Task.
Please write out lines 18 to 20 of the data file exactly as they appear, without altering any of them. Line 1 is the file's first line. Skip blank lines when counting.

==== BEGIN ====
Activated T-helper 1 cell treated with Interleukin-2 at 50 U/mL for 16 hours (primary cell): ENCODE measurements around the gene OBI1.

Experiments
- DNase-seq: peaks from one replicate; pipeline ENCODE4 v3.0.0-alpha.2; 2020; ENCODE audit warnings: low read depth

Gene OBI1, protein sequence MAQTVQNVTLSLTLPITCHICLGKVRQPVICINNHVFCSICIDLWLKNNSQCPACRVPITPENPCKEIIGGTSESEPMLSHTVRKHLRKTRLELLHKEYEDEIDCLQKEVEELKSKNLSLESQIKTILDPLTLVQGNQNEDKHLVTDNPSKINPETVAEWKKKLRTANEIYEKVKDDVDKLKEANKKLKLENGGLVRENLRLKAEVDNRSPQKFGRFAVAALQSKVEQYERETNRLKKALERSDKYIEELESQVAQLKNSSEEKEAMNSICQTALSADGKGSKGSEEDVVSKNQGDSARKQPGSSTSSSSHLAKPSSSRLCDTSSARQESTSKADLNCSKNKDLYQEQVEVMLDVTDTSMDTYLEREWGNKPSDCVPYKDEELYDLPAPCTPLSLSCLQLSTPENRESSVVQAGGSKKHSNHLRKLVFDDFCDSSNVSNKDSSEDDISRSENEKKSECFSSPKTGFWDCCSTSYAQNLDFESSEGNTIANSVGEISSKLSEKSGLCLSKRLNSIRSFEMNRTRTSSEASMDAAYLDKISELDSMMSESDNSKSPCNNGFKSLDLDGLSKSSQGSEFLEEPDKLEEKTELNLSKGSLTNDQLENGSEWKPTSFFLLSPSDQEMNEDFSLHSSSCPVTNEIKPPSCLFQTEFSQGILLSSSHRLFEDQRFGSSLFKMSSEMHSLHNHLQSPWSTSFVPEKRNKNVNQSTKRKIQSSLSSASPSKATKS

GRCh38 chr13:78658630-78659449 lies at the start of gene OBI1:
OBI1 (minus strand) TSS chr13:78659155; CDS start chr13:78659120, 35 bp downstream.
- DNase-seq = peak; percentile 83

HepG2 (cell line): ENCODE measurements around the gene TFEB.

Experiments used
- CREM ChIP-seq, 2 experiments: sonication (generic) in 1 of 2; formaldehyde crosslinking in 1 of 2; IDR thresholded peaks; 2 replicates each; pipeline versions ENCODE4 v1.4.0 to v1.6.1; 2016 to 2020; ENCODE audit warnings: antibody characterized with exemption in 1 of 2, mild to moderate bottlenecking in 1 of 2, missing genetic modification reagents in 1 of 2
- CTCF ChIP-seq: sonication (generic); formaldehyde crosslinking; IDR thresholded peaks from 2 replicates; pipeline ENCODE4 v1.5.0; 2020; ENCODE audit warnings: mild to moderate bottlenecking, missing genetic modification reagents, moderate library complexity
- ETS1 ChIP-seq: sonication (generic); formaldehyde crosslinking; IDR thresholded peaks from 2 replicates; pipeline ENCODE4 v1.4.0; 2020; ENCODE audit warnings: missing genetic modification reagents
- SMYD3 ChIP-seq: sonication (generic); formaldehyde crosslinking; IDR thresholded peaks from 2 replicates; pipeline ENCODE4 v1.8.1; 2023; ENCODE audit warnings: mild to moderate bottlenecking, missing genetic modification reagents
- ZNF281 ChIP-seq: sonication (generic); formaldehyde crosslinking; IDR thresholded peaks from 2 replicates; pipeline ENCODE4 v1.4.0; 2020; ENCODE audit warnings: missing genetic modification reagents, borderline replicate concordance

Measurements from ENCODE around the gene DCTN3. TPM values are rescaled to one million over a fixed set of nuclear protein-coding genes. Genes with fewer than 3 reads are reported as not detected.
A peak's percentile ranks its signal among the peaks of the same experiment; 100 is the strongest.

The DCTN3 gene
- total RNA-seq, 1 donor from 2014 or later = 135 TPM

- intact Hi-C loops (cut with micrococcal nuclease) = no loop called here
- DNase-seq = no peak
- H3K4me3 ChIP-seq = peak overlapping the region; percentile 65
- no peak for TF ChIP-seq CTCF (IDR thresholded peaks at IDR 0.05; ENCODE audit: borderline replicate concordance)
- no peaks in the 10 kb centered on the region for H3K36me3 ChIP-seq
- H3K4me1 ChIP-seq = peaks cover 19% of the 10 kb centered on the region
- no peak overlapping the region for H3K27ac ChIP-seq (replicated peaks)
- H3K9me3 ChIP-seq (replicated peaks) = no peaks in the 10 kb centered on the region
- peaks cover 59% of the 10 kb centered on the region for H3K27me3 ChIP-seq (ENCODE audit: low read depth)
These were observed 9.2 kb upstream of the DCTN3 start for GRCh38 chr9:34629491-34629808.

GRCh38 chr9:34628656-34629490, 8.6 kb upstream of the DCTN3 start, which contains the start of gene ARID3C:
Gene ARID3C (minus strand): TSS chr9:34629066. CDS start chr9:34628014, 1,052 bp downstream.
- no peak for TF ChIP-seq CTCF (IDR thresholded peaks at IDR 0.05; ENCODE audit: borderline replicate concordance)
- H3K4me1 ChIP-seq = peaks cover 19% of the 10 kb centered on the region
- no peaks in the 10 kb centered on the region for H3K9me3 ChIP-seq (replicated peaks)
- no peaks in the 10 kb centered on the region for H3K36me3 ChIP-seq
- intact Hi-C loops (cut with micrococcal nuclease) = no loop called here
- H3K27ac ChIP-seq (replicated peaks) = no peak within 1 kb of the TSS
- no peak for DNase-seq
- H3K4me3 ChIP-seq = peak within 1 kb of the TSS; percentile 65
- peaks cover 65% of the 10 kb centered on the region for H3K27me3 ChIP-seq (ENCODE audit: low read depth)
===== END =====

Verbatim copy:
- total RNA-seq, 1 donor from 2014 or later = 135 TPM

- intact Hi-C loops (cut with micrococcal nuclease) = no loop called here
- DNase-seq = no peak